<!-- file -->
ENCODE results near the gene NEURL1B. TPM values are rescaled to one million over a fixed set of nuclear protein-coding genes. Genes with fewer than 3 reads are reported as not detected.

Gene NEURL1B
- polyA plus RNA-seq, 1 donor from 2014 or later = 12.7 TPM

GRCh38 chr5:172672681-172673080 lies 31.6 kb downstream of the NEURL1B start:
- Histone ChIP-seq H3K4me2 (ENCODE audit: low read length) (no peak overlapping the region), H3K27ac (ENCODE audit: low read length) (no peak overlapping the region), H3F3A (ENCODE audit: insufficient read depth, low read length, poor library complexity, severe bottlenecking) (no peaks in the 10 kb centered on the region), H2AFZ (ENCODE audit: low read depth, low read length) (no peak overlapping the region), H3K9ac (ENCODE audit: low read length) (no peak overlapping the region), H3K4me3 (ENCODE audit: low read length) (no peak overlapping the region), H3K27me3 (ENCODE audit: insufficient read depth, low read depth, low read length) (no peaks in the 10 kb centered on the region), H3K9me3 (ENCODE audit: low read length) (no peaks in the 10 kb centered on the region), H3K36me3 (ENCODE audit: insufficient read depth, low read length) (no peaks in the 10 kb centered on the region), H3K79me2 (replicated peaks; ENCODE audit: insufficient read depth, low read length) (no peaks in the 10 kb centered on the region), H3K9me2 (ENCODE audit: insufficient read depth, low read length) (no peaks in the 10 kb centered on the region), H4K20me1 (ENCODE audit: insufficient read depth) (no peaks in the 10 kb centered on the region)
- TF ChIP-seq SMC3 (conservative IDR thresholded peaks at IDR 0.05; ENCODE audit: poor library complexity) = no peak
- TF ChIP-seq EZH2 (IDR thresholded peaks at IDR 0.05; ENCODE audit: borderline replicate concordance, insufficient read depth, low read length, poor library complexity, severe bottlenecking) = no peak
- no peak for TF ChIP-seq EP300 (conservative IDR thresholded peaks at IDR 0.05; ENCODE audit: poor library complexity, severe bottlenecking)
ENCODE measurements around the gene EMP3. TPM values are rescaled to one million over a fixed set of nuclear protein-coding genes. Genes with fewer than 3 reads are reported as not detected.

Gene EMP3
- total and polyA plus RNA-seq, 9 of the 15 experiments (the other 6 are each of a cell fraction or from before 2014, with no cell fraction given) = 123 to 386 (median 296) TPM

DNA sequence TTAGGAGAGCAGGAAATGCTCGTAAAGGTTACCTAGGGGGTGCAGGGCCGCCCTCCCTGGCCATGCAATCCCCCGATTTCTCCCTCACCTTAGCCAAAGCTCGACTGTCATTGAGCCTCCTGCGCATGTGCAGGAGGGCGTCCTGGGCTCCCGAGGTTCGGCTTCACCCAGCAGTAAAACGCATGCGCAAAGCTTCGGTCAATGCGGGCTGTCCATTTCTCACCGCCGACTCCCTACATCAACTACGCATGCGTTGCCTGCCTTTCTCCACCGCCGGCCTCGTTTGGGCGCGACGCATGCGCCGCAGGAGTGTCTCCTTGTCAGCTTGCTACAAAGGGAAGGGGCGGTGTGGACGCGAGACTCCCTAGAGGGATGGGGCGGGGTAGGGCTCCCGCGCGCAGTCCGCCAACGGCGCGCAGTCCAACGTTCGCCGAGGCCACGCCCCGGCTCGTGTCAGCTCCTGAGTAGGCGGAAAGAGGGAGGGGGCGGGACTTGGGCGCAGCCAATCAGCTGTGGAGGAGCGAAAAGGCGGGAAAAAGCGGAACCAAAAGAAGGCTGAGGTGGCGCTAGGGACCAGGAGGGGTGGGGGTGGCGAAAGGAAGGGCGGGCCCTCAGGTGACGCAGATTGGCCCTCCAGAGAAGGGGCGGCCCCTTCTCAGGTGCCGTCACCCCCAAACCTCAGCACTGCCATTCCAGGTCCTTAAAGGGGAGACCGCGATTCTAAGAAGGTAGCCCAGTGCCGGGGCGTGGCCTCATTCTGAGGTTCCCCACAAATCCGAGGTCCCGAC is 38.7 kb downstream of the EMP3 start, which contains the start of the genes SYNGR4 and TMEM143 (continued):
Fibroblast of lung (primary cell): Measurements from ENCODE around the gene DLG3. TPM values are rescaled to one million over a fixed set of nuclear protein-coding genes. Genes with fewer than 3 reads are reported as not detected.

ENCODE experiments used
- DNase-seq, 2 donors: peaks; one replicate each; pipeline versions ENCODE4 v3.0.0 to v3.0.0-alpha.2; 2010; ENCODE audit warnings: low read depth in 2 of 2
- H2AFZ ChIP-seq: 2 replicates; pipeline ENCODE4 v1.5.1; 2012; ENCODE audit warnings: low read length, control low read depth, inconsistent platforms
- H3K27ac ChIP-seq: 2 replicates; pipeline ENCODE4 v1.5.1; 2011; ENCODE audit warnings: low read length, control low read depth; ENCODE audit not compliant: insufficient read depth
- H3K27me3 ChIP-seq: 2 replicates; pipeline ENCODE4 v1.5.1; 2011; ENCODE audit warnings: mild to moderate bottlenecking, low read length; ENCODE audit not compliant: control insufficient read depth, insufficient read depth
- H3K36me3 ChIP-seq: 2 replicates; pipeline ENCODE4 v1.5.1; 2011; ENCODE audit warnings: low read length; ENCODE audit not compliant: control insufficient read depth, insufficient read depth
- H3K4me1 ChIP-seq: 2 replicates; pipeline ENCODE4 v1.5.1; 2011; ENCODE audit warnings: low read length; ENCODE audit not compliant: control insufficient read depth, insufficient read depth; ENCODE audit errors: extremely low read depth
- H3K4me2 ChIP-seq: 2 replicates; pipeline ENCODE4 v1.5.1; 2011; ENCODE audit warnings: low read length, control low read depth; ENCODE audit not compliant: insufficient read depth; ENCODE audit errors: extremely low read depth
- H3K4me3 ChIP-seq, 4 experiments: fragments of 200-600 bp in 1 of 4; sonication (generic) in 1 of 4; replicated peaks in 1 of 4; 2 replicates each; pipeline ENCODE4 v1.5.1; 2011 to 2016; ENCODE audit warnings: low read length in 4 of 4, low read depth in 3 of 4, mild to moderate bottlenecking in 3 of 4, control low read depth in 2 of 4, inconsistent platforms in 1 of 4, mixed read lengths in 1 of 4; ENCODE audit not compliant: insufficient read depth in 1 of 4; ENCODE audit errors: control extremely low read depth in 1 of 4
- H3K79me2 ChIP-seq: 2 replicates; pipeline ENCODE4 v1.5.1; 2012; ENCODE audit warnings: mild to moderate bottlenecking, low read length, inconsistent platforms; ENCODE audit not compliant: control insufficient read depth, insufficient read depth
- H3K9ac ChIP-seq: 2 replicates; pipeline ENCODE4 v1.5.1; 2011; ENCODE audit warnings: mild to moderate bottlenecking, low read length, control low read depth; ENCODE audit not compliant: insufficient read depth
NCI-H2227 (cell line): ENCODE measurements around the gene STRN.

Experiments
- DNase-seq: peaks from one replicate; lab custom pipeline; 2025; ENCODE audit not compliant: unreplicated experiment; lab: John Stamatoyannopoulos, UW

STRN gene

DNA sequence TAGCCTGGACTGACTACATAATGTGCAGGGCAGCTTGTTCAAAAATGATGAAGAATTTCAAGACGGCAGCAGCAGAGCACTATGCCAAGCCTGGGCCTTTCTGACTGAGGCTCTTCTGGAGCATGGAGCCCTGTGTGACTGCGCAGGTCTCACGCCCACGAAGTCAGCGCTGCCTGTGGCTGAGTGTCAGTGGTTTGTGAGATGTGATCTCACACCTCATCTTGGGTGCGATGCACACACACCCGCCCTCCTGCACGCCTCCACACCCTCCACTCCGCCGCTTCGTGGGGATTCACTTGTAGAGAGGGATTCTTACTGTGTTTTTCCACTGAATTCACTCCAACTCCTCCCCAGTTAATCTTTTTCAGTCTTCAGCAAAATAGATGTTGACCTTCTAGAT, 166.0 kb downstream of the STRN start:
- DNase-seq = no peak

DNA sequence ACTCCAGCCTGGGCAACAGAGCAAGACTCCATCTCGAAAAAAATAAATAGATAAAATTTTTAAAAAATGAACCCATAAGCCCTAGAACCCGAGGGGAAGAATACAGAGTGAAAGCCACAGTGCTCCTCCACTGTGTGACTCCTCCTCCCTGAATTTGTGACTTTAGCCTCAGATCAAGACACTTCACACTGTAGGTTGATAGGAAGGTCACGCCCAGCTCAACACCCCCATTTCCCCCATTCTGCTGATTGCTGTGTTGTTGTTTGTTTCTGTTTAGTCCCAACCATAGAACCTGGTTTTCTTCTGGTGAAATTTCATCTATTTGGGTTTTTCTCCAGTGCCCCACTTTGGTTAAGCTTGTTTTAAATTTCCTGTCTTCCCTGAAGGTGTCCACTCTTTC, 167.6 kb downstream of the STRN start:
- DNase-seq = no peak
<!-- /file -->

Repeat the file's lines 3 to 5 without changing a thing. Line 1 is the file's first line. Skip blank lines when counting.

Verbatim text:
- polyA plus RNA-seq, 1 donor from 2014 or later = 12.7 TPM

GRCh38 chr5:172672681-172673080 lies 31.6 kb downstream of the NEURL1B start:
- Histone ChIP-seq H3K4me2 (ENCODE audit: low read length) (no peak overlapping the region), H3K27ac (ENCODE audit: low read length) (no peak overlapping the region), H3F3A (ENCODE audit: insufficient read depth, low read length, poor library complexity, severe bottlenecking) (no peaks in the 10 kb centered on the region), H2AFZ (ENCODE audit: low read depth, low read length) (no peak overlapping the region), H3K9ac (ENCODE audit: low read length) (no peak overlapping the region), H3K4me3 (ENCODE audit: low read length) (no peak overlapping the region), H3K27me3 (ENCODE audit: insufficient read depth, low read depth, low read length) (no peaks in the 10 kb centered on the region), H3K9me3 (ENCODE audit: low read length) (no peaks in the 10 kb centered on the region), H3K36me3 (ENCODE audit: insufficient read depth, low read length) (no peaks in the 10 kb centered on the region), H3K79me2 (replicated peaks; ENCODE audit: insufficient read depth, low read length) (no peaks in the 10 kb centered on the region), H3K9me2 (ENCODE audit: insufficient read depth, low read length) (no peaks in the 10 kb centered on the region), H4K20me1 (ENCODE audit: insufficient read depth) (no peaks in the 10 kb centered on the region)